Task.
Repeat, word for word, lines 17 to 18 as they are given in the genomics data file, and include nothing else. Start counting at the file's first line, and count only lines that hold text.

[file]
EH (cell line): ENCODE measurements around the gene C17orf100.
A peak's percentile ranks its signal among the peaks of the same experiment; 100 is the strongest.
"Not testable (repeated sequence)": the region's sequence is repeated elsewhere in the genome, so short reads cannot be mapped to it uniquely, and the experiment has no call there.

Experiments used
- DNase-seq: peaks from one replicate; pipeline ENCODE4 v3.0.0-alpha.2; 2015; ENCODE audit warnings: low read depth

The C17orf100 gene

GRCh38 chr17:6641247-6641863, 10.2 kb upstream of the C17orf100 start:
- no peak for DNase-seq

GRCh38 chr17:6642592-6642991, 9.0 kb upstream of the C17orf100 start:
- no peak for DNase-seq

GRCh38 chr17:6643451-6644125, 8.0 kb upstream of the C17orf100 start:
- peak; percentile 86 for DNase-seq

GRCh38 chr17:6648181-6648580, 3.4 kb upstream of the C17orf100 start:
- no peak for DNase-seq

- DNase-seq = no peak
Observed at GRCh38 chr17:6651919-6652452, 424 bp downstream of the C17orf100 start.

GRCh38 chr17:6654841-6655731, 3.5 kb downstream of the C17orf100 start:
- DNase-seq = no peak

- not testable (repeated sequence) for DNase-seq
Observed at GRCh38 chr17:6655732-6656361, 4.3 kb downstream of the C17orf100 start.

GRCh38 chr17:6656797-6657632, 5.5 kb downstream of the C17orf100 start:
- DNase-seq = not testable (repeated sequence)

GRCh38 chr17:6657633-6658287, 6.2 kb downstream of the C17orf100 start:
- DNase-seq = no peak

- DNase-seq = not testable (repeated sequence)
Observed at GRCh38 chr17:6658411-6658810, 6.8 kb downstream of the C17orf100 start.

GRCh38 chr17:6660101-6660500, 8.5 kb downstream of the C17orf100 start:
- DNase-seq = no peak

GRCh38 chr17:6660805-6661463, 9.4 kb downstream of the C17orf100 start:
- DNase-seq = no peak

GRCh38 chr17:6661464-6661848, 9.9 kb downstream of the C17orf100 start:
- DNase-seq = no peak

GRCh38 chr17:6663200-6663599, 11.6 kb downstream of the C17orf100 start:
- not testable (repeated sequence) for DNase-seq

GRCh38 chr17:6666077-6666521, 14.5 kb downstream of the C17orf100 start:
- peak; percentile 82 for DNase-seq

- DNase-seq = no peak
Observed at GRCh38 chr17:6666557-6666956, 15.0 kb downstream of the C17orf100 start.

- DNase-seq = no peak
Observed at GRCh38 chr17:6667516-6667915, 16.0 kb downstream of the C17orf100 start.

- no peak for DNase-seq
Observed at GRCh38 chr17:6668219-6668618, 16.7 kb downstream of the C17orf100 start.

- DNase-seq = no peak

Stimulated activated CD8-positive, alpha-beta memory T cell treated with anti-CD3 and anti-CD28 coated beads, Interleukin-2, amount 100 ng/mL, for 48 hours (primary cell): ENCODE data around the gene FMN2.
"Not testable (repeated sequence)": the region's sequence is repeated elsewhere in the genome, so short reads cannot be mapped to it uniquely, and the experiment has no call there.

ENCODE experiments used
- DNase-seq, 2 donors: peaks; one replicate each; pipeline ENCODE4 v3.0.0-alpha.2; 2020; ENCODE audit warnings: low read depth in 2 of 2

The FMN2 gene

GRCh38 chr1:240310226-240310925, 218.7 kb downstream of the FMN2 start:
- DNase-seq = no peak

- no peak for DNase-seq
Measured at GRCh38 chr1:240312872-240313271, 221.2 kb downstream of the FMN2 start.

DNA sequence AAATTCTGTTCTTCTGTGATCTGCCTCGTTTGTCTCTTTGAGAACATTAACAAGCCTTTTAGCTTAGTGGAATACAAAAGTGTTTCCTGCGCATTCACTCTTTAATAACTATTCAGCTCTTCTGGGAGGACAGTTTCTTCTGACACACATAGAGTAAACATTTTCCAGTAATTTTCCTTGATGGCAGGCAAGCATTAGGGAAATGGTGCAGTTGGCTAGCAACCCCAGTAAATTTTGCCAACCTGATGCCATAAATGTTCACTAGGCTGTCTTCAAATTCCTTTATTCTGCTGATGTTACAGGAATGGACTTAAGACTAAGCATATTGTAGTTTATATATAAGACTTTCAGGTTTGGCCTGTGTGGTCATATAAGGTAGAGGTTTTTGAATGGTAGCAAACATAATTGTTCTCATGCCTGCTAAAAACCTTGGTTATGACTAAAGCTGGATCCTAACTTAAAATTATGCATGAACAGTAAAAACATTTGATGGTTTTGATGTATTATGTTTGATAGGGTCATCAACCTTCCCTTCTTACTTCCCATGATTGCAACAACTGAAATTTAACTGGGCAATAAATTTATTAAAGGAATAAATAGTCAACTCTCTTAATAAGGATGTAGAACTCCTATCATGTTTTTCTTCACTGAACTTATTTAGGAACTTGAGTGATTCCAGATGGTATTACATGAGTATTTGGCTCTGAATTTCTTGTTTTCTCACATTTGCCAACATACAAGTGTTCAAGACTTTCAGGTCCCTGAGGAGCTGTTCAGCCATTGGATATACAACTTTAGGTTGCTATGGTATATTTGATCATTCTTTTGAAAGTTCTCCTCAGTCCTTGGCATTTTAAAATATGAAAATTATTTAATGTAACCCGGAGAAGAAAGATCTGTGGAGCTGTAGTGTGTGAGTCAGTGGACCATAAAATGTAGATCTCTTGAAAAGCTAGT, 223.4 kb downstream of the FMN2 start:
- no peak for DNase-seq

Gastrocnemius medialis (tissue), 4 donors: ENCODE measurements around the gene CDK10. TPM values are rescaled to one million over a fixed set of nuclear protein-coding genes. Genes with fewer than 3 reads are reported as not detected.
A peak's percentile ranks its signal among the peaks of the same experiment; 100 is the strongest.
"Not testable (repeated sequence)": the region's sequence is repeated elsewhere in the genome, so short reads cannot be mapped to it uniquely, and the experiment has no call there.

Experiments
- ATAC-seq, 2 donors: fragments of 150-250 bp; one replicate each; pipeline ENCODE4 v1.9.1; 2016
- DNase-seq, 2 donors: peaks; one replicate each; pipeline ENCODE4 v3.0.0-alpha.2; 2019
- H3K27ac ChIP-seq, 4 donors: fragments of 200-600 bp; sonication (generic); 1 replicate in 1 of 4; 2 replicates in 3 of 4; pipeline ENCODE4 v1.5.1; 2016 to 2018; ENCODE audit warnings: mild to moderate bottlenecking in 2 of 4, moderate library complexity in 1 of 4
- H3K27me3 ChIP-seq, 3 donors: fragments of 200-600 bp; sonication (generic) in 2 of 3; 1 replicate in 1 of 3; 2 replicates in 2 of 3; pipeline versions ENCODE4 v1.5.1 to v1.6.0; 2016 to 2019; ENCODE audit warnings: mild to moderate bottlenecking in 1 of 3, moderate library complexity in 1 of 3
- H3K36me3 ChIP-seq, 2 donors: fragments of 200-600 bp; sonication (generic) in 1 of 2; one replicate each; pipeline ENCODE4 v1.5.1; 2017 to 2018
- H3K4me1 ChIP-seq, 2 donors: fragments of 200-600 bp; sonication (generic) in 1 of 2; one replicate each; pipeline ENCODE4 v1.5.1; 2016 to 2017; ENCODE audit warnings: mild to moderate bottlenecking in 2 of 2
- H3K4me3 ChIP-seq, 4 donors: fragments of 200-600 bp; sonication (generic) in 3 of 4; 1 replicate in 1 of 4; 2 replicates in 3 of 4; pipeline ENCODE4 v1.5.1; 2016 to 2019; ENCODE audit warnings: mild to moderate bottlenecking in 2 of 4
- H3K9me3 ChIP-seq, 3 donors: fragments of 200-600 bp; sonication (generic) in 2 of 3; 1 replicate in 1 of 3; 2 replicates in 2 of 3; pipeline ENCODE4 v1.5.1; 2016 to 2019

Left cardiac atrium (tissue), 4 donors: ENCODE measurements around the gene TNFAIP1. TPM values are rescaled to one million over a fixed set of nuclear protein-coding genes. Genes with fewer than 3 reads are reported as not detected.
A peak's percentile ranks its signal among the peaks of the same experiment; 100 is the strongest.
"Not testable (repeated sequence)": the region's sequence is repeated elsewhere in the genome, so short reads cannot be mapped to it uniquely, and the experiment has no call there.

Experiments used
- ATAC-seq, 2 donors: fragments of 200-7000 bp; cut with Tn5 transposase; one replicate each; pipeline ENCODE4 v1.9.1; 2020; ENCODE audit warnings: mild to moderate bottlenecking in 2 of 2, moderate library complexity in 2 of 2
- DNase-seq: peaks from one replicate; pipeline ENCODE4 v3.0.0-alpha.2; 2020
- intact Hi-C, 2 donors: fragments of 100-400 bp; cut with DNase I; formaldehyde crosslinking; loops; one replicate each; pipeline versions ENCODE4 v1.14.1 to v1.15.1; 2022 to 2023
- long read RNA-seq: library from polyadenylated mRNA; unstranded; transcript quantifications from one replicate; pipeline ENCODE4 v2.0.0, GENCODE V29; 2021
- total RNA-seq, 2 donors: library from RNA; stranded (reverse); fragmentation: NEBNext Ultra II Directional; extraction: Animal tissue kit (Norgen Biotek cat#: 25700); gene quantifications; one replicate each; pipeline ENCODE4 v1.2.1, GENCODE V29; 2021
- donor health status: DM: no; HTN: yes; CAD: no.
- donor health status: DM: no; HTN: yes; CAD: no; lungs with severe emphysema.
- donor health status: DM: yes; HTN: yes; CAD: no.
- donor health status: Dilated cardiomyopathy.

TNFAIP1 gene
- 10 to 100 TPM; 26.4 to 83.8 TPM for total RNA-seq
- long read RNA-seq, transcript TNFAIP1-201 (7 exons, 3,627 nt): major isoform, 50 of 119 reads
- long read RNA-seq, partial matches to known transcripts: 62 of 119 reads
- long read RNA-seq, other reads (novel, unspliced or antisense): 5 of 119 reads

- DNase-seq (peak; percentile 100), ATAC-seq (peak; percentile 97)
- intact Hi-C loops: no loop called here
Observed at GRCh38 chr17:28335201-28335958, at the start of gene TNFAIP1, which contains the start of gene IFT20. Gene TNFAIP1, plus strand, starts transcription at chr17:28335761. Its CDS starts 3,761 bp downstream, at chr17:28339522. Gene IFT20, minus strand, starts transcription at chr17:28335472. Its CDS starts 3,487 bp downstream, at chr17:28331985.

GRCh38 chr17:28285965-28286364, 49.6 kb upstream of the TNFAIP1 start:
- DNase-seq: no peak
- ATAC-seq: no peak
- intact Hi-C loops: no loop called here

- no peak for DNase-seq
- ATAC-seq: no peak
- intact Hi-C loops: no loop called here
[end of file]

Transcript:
GRCh38 chr17:6654841-6655731, 3.5 kb downstream of the C17orf100 start:
- DNase-seq = no peak